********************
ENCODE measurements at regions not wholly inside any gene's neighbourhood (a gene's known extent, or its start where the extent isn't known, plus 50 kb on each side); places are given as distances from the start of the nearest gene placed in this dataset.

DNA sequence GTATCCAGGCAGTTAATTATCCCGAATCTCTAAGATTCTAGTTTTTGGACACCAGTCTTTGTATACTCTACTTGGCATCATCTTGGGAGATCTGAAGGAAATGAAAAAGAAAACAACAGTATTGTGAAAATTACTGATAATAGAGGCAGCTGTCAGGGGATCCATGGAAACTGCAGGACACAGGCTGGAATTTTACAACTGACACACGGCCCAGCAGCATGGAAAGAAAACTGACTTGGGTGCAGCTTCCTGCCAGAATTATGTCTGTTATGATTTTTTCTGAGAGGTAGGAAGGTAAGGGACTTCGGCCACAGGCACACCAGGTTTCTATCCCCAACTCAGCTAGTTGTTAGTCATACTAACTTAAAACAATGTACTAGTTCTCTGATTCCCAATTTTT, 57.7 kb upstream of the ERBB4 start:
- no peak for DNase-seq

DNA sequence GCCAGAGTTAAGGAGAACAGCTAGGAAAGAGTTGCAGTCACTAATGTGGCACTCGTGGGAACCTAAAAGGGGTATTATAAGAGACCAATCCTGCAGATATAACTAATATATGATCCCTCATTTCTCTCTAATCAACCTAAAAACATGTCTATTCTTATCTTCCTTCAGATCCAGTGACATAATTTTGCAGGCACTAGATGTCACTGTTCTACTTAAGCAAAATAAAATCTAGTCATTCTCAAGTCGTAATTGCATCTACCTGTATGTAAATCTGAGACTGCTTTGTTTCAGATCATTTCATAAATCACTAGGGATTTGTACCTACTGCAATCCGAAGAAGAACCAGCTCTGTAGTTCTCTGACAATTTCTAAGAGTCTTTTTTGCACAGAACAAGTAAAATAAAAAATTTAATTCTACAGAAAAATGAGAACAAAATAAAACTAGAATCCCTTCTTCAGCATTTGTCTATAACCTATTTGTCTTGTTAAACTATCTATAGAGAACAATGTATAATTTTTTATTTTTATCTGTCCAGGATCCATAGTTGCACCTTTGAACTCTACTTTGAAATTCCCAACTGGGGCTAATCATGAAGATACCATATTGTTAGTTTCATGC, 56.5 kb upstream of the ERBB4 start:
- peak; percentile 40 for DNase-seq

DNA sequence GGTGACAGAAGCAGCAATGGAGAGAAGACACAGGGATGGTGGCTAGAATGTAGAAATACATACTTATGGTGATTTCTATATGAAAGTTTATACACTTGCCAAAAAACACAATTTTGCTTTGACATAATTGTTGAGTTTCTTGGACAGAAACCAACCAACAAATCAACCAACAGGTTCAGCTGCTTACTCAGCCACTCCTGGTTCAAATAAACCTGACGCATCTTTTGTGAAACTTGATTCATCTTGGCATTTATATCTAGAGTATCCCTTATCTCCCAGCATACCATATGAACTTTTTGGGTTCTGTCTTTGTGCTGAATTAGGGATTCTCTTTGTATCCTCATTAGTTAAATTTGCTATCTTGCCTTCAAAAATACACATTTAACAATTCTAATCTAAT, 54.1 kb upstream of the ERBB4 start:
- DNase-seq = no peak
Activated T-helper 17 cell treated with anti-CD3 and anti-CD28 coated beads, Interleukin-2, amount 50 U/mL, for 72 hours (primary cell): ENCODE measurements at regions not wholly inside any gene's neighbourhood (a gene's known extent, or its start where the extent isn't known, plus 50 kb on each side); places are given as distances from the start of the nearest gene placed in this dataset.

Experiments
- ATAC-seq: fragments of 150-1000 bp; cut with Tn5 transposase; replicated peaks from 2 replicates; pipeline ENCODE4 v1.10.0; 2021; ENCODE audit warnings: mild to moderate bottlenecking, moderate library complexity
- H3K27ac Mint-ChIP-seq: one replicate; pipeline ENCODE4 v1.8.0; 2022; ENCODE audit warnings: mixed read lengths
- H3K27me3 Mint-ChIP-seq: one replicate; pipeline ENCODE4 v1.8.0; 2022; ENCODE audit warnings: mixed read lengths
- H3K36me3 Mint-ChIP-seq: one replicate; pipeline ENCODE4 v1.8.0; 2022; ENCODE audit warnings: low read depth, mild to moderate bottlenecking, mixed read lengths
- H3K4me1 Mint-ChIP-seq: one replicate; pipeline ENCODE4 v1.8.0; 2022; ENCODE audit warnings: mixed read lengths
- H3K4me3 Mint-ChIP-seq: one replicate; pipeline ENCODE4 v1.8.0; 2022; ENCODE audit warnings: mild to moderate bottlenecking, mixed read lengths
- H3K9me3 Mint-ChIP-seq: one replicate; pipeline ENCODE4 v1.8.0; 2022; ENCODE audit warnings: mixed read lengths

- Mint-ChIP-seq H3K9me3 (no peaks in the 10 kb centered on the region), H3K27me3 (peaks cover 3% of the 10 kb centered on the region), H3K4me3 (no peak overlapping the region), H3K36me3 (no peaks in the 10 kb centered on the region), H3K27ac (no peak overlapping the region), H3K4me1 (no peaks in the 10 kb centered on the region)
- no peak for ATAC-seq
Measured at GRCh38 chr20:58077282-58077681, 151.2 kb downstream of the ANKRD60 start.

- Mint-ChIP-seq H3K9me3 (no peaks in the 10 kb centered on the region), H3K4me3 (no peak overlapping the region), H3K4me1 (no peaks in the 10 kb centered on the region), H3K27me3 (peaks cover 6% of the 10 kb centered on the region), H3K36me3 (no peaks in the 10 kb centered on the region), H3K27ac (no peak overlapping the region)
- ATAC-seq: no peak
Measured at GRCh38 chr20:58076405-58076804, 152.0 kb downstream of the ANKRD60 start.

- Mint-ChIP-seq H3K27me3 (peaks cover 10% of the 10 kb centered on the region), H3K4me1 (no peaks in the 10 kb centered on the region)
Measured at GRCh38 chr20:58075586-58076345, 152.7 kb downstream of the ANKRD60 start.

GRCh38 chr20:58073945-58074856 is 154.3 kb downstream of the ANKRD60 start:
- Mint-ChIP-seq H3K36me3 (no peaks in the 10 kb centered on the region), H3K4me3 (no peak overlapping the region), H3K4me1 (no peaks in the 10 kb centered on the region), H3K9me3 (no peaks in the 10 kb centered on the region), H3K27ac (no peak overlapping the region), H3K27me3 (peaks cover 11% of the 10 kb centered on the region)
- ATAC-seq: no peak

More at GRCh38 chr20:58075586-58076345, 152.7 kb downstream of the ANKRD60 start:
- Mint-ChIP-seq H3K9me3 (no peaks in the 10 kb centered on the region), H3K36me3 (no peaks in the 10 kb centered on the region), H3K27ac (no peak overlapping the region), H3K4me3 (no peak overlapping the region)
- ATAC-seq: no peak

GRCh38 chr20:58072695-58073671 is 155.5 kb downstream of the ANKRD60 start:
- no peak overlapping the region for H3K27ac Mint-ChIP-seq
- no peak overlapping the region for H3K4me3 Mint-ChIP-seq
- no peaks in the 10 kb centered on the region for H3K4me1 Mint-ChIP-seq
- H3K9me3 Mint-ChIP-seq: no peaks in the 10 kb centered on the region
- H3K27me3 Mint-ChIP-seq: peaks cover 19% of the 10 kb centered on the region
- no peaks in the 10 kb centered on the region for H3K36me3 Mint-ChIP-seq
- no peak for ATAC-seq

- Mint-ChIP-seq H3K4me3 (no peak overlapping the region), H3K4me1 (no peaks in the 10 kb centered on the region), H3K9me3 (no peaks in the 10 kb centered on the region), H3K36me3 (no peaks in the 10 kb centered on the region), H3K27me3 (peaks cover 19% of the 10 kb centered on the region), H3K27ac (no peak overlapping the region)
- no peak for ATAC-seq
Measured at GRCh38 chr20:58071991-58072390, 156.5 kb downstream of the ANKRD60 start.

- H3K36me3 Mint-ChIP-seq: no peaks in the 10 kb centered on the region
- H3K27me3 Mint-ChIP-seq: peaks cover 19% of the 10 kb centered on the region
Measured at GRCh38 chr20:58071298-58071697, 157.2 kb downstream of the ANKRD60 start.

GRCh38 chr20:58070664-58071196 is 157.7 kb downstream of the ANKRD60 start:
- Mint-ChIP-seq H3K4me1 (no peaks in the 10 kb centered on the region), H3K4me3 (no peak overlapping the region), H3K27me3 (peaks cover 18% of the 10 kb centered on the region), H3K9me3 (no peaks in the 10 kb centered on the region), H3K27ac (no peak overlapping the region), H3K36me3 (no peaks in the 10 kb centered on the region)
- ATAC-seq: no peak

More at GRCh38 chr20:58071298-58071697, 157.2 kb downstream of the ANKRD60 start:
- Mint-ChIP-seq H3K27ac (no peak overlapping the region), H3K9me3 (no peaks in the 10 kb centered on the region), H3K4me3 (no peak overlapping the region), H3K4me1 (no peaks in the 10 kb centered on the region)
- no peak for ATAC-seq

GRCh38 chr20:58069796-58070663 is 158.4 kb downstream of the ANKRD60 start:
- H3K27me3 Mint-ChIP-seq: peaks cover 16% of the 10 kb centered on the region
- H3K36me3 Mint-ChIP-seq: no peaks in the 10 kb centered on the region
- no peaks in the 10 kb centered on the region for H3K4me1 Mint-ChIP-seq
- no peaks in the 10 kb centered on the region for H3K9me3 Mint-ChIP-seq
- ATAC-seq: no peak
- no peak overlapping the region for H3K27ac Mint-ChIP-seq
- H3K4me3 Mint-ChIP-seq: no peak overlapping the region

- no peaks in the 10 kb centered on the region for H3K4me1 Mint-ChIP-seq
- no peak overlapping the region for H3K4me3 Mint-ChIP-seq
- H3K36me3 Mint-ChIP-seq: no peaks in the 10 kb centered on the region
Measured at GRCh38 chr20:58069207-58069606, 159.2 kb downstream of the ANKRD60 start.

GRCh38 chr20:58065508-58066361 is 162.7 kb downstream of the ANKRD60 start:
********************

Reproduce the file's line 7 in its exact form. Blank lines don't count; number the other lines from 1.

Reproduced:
- DNase-seq = no peak